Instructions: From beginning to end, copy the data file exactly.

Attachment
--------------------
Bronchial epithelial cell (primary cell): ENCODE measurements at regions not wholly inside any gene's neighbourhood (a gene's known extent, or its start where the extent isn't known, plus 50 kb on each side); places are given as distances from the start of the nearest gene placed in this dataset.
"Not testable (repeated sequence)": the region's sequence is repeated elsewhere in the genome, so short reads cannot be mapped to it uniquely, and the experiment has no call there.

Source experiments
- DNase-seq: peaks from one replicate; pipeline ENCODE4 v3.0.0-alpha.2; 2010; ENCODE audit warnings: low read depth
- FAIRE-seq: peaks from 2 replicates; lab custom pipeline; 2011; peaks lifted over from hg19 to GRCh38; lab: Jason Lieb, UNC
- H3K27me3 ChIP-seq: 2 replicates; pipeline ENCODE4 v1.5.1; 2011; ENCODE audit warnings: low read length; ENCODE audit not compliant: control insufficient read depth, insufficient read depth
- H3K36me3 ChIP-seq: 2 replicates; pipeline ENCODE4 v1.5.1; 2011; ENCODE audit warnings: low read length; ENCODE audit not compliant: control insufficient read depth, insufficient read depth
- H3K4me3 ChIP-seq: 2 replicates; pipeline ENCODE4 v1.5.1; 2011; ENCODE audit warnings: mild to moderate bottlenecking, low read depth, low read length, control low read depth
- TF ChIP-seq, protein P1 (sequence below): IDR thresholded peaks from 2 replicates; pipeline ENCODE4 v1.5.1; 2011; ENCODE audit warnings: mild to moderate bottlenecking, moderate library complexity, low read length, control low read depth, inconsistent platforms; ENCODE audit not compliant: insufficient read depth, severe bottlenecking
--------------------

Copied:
Bronchial epithelial cell (primary cell): ENCODE measurements at regions not wholly inside any gene's neighbourhood (a gene's known extent, or its start where the extent isn't known, plus 50 kb on each side); places are given as distances from the start of the nearest gene placed in this dataset.
"Not testable (repeated sequence)": the region's sequence is repeated elsewhere in the genome, so short reads cannot be mapped to it uniquely, and the experiment has no call there.

Source experiments
- DNase-seq: peaks from one replicate; pipeline ENCODE4 v3.0.0-alpha.2; 2010; ENCODE audit warnings: low read depth
- FAIRE-seq: peaks from 2 replicates; lab custom pipeline; 2011; peaks lifted over from hg19 to GRCh38; lab: Jason Lieb, UNC
- H3K27me3 ChIP-seq: 2 replicates; pipeline ENCODE4 v1.5.1; 2011; ENCODE audit warnings: low read length; ENCODE audit not compliant: control insufficient read depth, insufficient read depth
- H3K36me3 ChIP-seq: 2 replicates; pipeline ENCODE4 v1.5.1; 2011; ENCODE audit warnings: low read length; ENCODE audit not compliant: control insufficient read depth, insufficient read depth
- H3K4me3 ChIP-seq: 2 replicates; pipeline ENCODE4 v1.5.1; 2011; ENCODE audit warnings: mild to moderate bottlenecking, low read depth, low read length, control low read depth
- TF ChIP-seq, protein P1 (sequence below): IDR thresholded peaks from 2 replicates; pipeline ENCODE4 v1.5.1; 2011; ENCODE audit warnings: mild to moderate bottlenecking, moderate library complexity, low read length, control low read depth, inconsistent platforms; ENCODE audit not compliant: insufficient read depth, severe bottlenecking